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• Learning Object
Hoeling, Barbara
We know that not only a plane mirror produces an image of an object in front of it – a convex spherical mirror does, too! Just look at the back of a metal spoon if you don't believe it! This interactive animation shows you how such an image arises, an . . .
• Learning Object
Stevens, Christy
• Learning Object
Stevens, Christy
This information literacy tutorial helps students to understand the difference between scholarly vs. popular resources, what scholarly books and articles are, and how to effectively evaluate sources. To play this file, download the ZIP archive, decomp . . .
• Learning Object
Hoeling, Barbara
Here you can see what is called a principal ray diagram. We have constructed the image of the candle from the three principal rays, as we explained before. This interactive animation allows you now to move the object relative to the lens, and to obser . . .
• Learning Object
Hoeling, Barbara
This cartoon shows you a marching band, walking from an area of solid ground where the musicians can walk fast, into a region of muddy ground where they have to walk more slowly. Each row of musicians carries a long pole. Watch what happens when the f . . .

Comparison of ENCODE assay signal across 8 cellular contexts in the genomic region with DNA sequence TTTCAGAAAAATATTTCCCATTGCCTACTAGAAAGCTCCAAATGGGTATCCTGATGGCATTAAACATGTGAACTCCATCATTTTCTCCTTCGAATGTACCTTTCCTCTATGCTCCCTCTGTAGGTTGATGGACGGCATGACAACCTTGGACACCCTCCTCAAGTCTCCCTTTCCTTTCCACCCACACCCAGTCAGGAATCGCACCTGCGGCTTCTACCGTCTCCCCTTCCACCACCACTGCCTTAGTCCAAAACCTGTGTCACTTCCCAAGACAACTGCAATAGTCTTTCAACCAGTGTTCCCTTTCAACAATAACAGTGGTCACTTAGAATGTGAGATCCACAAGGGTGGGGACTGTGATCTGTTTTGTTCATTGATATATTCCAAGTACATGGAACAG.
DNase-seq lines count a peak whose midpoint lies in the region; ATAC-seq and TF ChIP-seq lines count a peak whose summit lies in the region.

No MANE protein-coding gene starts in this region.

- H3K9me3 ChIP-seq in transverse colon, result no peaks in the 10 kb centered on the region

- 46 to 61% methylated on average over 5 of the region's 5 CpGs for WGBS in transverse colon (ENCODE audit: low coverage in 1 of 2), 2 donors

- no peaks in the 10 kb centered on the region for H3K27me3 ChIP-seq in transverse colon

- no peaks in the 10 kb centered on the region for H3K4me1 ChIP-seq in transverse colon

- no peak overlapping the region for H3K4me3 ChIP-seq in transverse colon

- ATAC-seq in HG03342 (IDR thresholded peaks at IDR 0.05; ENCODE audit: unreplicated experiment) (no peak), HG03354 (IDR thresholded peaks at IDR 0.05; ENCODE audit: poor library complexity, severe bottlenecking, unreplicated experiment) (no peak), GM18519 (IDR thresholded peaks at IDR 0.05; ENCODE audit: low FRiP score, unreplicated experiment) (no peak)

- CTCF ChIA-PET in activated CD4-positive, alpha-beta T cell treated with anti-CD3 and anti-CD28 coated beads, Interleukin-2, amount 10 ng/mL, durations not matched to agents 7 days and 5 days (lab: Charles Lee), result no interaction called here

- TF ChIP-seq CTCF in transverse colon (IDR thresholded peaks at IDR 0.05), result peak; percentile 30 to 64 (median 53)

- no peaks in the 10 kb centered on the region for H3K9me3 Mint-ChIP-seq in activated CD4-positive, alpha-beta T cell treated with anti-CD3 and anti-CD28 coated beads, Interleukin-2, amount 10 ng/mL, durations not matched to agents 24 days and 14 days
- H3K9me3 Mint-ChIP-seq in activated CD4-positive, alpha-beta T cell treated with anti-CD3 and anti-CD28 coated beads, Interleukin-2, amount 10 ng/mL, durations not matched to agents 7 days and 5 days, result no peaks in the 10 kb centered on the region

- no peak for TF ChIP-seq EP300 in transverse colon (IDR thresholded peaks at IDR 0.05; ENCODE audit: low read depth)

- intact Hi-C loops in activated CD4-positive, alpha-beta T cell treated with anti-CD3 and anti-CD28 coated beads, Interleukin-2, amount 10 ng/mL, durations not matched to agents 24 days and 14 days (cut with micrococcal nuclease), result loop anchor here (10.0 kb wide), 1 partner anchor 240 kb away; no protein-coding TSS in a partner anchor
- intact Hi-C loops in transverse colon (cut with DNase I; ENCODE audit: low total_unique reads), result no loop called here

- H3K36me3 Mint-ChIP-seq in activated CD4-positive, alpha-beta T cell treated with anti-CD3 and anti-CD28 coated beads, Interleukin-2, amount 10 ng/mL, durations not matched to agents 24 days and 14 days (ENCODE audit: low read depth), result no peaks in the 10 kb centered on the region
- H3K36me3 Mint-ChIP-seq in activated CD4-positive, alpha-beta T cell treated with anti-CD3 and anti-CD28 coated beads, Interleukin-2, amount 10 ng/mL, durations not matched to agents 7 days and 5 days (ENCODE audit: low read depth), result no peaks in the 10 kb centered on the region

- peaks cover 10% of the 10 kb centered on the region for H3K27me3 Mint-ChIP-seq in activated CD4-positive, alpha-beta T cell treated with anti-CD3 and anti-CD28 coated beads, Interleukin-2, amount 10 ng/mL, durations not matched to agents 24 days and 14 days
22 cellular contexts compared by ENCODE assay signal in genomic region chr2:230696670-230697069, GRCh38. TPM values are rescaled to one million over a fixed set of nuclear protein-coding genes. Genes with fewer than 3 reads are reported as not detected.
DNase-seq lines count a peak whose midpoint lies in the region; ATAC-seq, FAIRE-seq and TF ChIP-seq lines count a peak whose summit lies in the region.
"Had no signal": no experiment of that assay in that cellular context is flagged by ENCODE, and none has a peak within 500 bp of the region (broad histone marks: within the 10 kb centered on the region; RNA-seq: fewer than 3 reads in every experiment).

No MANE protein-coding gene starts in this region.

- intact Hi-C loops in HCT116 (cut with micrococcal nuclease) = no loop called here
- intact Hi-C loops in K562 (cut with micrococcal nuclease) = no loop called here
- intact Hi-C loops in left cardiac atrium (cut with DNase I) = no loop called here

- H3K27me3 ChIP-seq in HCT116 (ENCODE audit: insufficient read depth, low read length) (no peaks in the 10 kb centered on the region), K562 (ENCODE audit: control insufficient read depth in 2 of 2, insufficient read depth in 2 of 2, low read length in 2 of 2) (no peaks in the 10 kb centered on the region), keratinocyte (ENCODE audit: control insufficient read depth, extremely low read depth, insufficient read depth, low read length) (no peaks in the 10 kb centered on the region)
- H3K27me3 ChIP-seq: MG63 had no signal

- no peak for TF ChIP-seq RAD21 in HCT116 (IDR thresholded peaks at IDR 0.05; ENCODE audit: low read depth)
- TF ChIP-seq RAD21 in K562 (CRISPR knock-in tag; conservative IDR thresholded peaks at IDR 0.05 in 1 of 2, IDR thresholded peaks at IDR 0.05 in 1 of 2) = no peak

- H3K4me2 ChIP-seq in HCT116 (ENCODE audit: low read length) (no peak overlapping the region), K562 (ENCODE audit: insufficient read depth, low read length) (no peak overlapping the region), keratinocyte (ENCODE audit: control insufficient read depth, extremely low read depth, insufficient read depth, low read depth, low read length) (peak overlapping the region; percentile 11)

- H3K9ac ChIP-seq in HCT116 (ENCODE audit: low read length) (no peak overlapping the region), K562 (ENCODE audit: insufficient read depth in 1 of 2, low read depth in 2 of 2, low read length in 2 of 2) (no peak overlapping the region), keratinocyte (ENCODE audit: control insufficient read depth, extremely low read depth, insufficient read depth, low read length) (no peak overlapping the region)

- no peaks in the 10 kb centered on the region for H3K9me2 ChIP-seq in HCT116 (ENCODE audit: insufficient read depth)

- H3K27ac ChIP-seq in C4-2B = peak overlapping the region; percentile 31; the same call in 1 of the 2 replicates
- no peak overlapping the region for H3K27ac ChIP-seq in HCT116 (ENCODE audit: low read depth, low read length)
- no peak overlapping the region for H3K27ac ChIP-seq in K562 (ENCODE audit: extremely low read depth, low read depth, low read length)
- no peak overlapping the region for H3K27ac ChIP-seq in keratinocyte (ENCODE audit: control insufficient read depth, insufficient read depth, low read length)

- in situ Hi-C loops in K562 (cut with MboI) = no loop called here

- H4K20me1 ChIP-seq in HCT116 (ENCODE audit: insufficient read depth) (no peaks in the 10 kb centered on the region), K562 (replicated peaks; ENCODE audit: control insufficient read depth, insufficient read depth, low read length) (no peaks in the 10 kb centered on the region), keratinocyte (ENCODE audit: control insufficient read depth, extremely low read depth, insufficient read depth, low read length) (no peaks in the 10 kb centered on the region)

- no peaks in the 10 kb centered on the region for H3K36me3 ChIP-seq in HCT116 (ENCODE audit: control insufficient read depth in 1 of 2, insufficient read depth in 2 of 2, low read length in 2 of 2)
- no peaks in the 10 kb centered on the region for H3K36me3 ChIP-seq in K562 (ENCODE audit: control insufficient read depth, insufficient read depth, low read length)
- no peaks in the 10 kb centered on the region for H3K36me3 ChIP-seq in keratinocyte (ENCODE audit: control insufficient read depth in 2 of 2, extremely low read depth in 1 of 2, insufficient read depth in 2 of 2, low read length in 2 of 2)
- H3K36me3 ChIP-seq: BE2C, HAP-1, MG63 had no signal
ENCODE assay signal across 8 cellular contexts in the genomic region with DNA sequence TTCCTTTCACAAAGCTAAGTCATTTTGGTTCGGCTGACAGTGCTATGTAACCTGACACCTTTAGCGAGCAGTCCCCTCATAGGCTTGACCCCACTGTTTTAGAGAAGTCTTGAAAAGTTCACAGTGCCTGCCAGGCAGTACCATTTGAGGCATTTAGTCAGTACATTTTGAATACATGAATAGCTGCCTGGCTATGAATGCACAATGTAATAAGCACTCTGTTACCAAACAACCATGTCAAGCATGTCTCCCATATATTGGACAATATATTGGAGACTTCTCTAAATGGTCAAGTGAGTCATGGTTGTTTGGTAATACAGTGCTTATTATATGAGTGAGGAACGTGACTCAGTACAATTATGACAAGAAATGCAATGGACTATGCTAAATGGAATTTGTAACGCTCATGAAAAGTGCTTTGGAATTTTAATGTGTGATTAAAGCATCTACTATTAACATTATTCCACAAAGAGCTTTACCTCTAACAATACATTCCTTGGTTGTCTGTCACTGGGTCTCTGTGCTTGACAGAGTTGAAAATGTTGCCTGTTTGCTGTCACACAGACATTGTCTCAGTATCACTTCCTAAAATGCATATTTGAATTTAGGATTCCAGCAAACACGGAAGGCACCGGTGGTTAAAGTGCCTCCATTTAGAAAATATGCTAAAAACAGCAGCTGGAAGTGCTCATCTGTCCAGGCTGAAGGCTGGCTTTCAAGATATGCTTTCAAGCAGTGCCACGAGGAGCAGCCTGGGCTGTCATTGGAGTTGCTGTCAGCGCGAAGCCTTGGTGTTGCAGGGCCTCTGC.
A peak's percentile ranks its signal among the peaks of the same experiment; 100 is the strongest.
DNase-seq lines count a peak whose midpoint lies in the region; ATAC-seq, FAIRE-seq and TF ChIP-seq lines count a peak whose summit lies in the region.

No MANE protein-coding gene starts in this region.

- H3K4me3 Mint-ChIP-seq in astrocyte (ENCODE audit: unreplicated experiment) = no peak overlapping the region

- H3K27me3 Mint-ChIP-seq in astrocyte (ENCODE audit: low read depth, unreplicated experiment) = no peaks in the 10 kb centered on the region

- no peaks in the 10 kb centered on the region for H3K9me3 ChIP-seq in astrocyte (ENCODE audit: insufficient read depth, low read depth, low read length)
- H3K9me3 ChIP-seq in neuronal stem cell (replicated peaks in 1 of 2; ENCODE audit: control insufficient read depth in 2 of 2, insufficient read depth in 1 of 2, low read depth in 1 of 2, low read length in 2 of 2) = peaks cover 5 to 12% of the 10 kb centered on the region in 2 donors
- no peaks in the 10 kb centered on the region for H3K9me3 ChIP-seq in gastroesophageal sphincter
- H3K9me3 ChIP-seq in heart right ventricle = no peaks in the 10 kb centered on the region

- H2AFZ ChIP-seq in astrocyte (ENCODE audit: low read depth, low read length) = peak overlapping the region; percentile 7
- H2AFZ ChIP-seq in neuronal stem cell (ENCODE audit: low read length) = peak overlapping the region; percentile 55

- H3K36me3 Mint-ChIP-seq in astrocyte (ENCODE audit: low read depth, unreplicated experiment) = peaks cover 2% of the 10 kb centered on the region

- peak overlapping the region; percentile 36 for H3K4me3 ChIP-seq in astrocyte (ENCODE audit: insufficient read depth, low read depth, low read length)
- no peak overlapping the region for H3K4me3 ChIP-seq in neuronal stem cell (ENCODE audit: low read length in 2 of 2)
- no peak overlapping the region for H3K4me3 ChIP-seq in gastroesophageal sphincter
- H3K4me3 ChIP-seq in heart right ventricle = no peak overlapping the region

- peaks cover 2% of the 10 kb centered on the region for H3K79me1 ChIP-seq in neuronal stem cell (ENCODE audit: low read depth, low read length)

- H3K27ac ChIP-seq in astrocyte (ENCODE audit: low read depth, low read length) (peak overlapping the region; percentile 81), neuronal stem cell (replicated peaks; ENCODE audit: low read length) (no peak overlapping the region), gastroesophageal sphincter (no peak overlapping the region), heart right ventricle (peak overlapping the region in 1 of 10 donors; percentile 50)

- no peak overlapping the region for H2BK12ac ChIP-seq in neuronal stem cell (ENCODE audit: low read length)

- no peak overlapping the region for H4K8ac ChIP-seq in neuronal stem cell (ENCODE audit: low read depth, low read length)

• Learning Object
Selco, Jodye I.
This is a simulation for chemical kinetics and equilibrium including a simulation modeling the dependence of a one-way reaction as an introduction, a simulation showing chemical kinetics conversions, and a simulation showing chemical equilibrium conve . . .
• Learning Object
Hoeling, Barbara
In this interactive animation, you can explore how the lens of the eye adjusts its thickness. This allows you to see an object in focus as it is moved to different distances from the lens. Drag the object to another position and observe how the lens c . . .
• Learning Object
Hoeling, Barbara
We have seen in the last video that a convex lens indeed makes an image of our object, the little lit arrow. But how exactly is this image formed? This animation shows you that light rays are going off in all directions from every point of the object. . . .
• Learning Object
Hoeling, Barbara
This interactive animation is very similar to the one with the convex lens you have used before. Here, too, you can click on the object and drag it to different positions, so you can observe what happens to the image. But now, you are able to move the . . .
• Learning Object
Hoeling, Barbara
This interactive animation demonstrates how the focal length of a lens changes with its thickness. Like in the previous slide, the lens is shown from the side, and light rays are coming in from the left. Click on the arrows on the lens and pull to mak . . .